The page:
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How to Fix a Bad Guitar Amp Input Jack

Updated June 09, 2017

A faulty input jack on a guitar amplifier renders it nonfunctional. The signal from the guitar is either unable to pass through the jack or distorted significantly. There is little need to attempt to actually repair the faulty jack. The amount of time, effort and materials needed to diagnose and repair the issue far exceeds the cost of a new jack input. This is one of the few amp issues that can easily be repaired by guitarists without extensive knowledge of the workings of a guitar amp.

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  1. Plug in the soldering iron. It normally takes a few minutes before it is hot enough to be used.

  2. Remove the panel to access the electronics inside the guitar amp. This is not necessary on open-back amps.

  3. Unscrew the nut holding the jack in place to remove it. Two wires should be connected to it. The wire connected to the prong touching the metal ring on the jack is the hot wire. The wire connected to the prong touching the plastic ring is the ground wire.

  4. Melt the solder holding the wires to the faulty jack by touching each with the tip of the soldering iron. Discard faulty jack.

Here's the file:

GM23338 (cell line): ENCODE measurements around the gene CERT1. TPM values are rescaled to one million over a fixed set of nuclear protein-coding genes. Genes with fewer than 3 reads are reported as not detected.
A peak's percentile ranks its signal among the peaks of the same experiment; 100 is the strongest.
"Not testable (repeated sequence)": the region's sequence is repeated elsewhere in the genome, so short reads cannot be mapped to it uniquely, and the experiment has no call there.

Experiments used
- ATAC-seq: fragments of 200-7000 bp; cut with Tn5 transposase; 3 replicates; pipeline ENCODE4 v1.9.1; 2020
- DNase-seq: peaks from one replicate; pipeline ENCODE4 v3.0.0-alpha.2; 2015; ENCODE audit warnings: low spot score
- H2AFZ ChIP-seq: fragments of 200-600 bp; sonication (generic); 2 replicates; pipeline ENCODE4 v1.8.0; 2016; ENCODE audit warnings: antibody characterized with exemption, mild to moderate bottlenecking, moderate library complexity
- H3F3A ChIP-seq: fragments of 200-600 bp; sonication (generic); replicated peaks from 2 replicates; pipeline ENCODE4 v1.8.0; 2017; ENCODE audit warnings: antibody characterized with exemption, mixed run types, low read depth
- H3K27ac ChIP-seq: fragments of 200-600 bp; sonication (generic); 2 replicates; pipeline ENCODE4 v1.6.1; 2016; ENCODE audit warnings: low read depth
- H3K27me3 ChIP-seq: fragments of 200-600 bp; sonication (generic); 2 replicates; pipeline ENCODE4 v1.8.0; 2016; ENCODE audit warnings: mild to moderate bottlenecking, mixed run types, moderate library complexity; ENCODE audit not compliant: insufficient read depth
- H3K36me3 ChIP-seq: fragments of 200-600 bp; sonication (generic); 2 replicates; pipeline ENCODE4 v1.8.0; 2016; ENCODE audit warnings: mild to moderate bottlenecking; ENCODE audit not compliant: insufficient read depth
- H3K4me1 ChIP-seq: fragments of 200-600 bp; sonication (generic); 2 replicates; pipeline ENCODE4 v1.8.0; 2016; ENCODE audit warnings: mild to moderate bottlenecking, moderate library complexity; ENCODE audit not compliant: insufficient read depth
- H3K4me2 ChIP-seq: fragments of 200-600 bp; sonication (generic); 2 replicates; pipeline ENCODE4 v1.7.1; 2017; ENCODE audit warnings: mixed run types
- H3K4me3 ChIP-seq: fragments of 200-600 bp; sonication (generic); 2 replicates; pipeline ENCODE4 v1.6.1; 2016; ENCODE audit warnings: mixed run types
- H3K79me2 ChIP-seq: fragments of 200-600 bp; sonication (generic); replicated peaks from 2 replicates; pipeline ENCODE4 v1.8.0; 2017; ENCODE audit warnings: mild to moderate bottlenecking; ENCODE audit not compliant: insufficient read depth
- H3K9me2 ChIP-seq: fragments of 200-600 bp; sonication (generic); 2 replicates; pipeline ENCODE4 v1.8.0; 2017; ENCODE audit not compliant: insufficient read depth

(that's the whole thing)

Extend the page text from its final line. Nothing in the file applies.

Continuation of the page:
5. Touch the tip of the soldering iron to the fresh solder to melt a drop of it on the tip.

  6. Touch the end of the hot wire to the prong on the replacement jack connected to the metal ring.

  7. Touch the drop of molten solder to where the wire and jack prong are touching. The solder hardens almost instantly once the heat from the soldering iron is removed. This holds the wire in place to the input jack.

  8. Repeat Steps 5-7 to connect the ground wire to the prong touching the plastic ring.

  9. Insert the end of the replacement jack into the hole vacated by the faulty jack. Screw the nut over the end to hold it in place.

  10. Replace the panel on the guitar amp if you needed to remove it in Step 2.

  11. Tip

    Only use solder marked for use with electronics for fixing the input jack. Other types of solder can corrode or damage electronics. The tip of the soldering iron retains heat for at least several minutes after being unplugged. Do not touch the tip without waiting at least 15 minutes to give it time to cool down.

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Things You'll Need

  • Soldering iron
  • Electronics solder
  • Mono input jack

About the Author

Matthew Anderson started as a writer and editor in 2003. He has written content used in a textbook published by Wiley Publishing, among other publications. Anderson majored in chemical engineering and has training in guitar performance, music theory and song composition.

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